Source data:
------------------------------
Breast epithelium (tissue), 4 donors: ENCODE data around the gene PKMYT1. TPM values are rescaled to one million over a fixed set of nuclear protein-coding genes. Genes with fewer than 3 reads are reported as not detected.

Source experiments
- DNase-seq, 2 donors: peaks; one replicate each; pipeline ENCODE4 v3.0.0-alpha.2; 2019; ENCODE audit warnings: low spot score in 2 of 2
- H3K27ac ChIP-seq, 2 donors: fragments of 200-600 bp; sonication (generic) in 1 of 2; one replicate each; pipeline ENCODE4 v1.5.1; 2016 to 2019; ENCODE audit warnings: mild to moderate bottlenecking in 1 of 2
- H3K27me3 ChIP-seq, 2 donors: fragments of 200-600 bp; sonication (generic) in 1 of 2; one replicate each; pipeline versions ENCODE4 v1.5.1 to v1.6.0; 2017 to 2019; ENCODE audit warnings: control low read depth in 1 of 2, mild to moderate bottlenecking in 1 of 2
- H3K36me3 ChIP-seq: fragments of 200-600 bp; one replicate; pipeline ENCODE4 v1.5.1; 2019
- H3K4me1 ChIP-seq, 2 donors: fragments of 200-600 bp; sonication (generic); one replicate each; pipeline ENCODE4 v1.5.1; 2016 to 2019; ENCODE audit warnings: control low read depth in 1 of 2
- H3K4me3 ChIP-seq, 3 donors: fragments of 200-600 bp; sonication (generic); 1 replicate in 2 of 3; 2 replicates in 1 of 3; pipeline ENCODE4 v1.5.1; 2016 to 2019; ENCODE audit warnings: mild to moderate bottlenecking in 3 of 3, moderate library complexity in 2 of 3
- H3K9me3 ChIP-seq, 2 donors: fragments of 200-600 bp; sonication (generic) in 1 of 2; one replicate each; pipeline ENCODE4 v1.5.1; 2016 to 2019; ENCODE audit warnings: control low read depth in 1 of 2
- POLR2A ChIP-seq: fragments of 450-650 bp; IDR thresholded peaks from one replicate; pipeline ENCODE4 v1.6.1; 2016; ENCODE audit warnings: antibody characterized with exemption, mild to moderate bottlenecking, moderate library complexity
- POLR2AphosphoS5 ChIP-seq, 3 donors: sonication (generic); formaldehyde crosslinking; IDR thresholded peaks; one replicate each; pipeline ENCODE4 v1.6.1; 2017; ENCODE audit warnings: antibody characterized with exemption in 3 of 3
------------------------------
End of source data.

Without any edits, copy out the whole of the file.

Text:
Breast epithelium (tissue), 4 donors: ENCODE data around the gene PKMYT1. TPM values are rescaled to one million over a fixed set of nuclear protein-coding genes. Genes with fewer than 3 reads are reported as not detected.

Source experiments
- DNase-seq, 2 donors: peaks; one replicate each; pipeline ENCODE4 v3.0.0-alpha.2; 2019; ENCODE audit warnings: low spot score in 2 of 2
- H3K27ac ChIP-seq, 2 donors: fragments of 200-600 bp; sonication (generic) in 1 of 2; one replicate each; pipeline ENCODE4 v1.5.1; 2016 to 2019; ENCODE audit warnings: mild to moderate bottlenecking in 1 of 2
- H3K27me3 ChIP-seq, 2 donors: fragments of 200-600 bp; sonication (generic) in 1 of 2; one replicate each; pipeline versions ENCODE4 v1.5.1 to v1.6.0; 2017 to 2019; ENCODE audit warnings: control low read depth in 1 of 2, mild to moderate bottlenecking in 1 of 2
- H3K36me3 ChIP-seq: fragments of 200-600 bp; one replicate; pipeline ENCODE4 v1.5.1; 2019
- H3K4me1 ChIP-seq, 2 donors: fragments of 200-600 bp; sonication (generic); one replicate each; pipeline ENCODE4 v1.5.1; 2016 to 2019; ENCODE audit warnings: control low read depth in 1 of 2
- H3K4me3 ChIP-seq, 3 donors: fragments of 200-600 bp; sonication (generic); 1 replicate in 2 of 3; 2 replicates in 1 of 3; pipeline ENCODE4 v1.5.1; 2016 to 2019; ENCODE audit warnings: mild to moderate bottlenecking in 3 of 3, moderate library complexity in 2 of 3
- H3K9me3 ChIP-seq, 2 donors: fragments of 200-600 bp; sonication (generic) in 1 of 2; one replicate each; pipeline ENCODE4 v1.5.1; 2016 to 2019; ENCODE audit warnings: control low read depth in 1 of 2
- POLR2A ChIP-seq: fragments of 450-650 bp; IDR thresholded peaks from one replicate; pipeline ENCODE4 v1.6.1; 2016; ENCODE audit warnings: antibody characterized with exemption, mild to moderate bottlenecking, moderate library complexity
- POLR2AphosphoS5 ChIP-seq, 3 donors: sonication (generic); formaldehyde crosslinking; IDR thresholded peaks; one replicate each; pipeline ENCODE4 v1.6.1; 2017; ENCODE audit warnings: antibody characterized with exemption in 3 of 3